• Children who have attended pre-school: listen better, more emotionally secure, healthy relationships, sit in groups, and less likely to be incarcerated

JLCU CONNECTION: Junior League Bright Starts (JLBS) chair Jami Tanner shared more information about how you can get involved in this fun and rewarding volunteer opportunity!

  • Assistance and Volunteer duties:
    • 5:00-7:00 Soft Set-up and classroom assistance
    • 5:15-7:15 food service and sibling care.
  • If you have children you can bring them to Bright Starts!

Community Impact Model

Crisis Nursery partnership plans and needs were communicated by Miranda Smith and Mary Wakefield. Check out these volunteer opportunities.

  • Thursday, Nov 9
    • Casual dress-will be working on holiday shop need 10-12 people, 6-9PM
  • Saturday, Jan 27
    • Crisis Nursery workday activity TBD Noon-3PM
  • Monday, Feb 19th
    • Crisis Nursery workday activity TBD Noon-3PM
  • Wednesday, March 7th
    • Crisis Nursery workday activity TBD 6-9PM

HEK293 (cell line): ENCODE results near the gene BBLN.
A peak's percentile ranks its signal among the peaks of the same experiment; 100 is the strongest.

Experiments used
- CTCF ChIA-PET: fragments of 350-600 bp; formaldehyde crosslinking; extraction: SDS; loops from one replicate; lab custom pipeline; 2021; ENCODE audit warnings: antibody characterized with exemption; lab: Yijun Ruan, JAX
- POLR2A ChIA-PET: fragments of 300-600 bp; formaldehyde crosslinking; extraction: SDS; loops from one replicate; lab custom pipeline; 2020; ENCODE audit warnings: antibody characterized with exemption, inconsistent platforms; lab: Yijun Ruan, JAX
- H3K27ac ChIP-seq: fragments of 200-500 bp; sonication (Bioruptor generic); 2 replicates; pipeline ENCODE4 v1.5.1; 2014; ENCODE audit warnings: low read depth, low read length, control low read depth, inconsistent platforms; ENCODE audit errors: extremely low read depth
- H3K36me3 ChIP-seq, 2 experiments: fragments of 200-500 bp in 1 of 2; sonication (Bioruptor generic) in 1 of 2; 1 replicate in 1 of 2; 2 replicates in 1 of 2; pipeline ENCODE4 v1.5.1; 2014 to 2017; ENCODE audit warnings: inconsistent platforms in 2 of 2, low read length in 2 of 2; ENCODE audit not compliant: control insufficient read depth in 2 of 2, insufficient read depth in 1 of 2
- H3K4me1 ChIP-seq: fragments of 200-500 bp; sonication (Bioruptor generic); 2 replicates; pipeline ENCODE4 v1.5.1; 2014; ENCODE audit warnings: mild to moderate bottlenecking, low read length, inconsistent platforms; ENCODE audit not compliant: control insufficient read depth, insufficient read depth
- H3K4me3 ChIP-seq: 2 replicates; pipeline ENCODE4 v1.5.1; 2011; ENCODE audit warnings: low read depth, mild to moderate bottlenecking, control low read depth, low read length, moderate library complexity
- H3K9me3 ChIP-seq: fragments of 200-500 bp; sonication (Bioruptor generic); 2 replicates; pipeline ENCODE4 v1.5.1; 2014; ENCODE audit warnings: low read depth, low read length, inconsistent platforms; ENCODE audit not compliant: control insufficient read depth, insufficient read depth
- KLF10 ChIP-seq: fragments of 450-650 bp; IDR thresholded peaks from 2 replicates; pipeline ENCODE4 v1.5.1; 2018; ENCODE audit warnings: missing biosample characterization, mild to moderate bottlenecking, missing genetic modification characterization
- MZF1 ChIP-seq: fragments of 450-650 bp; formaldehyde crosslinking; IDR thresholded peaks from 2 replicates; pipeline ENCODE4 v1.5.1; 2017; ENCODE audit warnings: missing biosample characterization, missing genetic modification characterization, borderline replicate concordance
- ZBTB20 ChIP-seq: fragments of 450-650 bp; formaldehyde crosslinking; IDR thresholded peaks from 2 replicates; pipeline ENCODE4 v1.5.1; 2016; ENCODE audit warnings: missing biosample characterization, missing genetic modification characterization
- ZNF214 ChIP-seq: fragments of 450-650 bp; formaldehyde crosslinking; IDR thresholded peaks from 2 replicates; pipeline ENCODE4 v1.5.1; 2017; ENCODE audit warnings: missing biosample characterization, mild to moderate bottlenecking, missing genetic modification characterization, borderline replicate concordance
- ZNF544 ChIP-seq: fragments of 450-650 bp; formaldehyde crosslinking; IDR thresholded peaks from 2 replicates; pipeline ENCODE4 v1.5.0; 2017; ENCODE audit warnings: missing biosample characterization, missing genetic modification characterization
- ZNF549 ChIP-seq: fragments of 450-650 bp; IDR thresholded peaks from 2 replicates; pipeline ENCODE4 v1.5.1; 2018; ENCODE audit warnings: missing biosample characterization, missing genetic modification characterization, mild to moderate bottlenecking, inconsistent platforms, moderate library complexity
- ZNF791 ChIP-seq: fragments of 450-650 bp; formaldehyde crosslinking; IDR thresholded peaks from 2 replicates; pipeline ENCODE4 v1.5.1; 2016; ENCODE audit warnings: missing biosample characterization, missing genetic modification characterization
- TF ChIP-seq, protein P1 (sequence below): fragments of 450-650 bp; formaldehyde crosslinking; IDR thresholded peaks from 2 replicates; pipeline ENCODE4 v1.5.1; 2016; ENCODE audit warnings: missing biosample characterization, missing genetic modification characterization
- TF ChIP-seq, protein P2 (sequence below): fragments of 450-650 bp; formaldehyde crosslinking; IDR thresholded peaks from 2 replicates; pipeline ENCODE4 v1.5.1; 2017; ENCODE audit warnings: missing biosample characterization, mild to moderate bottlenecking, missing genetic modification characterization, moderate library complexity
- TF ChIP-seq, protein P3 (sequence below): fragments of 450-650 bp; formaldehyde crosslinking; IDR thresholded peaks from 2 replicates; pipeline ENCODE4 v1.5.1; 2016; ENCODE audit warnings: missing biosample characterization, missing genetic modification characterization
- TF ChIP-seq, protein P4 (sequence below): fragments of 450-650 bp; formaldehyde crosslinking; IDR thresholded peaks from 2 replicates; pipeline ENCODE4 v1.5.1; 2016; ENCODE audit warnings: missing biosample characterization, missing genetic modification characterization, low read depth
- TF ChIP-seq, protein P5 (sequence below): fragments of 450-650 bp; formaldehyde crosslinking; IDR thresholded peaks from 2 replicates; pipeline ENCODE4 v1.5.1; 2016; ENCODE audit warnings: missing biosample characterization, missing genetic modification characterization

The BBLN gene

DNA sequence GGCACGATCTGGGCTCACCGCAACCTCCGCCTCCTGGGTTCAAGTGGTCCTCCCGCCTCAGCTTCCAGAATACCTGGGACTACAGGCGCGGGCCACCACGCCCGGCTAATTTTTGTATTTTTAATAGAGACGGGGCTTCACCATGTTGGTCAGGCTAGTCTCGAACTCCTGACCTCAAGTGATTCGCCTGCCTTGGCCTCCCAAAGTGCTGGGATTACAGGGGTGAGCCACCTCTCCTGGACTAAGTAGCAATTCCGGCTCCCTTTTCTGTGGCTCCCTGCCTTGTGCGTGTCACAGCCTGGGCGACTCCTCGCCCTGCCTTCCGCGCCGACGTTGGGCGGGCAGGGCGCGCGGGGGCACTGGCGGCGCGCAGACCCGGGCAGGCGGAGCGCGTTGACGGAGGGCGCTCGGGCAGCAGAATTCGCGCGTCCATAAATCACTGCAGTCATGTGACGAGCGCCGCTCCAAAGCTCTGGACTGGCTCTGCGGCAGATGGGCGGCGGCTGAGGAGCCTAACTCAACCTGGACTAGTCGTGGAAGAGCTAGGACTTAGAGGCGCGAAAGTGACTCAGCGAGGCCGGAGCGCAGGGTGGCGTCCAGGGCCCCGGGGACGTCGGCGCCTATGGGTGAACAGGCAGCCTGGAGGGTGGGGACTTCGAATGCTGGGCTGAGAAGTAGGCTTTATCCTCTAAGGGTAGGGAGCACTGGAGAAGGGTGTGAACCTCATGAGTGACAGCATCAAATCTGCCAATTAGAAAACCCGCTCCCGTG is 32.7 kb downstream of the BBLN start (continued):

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Committee Updates

DIAM and CAF Grant Update was given by Annie Bruno, and we were happy to hear that JLCU collected 21 Pillows, 22 towels, and 10 washcloths last month for Courage Connection!!!

Laura Gerhold discussed creating partnerships with JLCU requesting that we reach out to organizations that may be interested in partnership opportunities with JLCU. The application for next year is on the website and is due November 30.

Diversity and Inclusion presentation by January Boten and Denise Poindexter really made us think, and challenged us to grow. Their talking points included the following:

  • Think about what it is like for someone else to walk into this room (it isn’t easy for everyone!)
  • Think outside your own experiences (sometimes hard to do!)
  • We will get who we plan for (so let’s make plans to include everyone!)
  • Think ahead (be proactive!)
  • Food is important (makes people feel at home and welcome, so include options that appeal to all diet-types!)
  • Diversity is more than just ethnicity (so much more!)
  • Don’t make assumptions (re-train your brain!)
  • Everyone’s experiences are normal (to them!)

General Business

  • Kids in the Kitchen Re-Proposal by Miranda Smith (3 more years with an increased budget) will be voted on at the November GMM
  • Festival of Trees
  • New membership Transformation Rollout – Jennifer Schmidt and January Boten
    • In-person discussions will be held
      • Tues, Nov 14th 7-7:30 PM at the Hilton Garden Inn prior to the GMM at 7:30.
      • Tuesday, Jan 23rd at 6PM at the Hilton Garden Inn prior to the GMM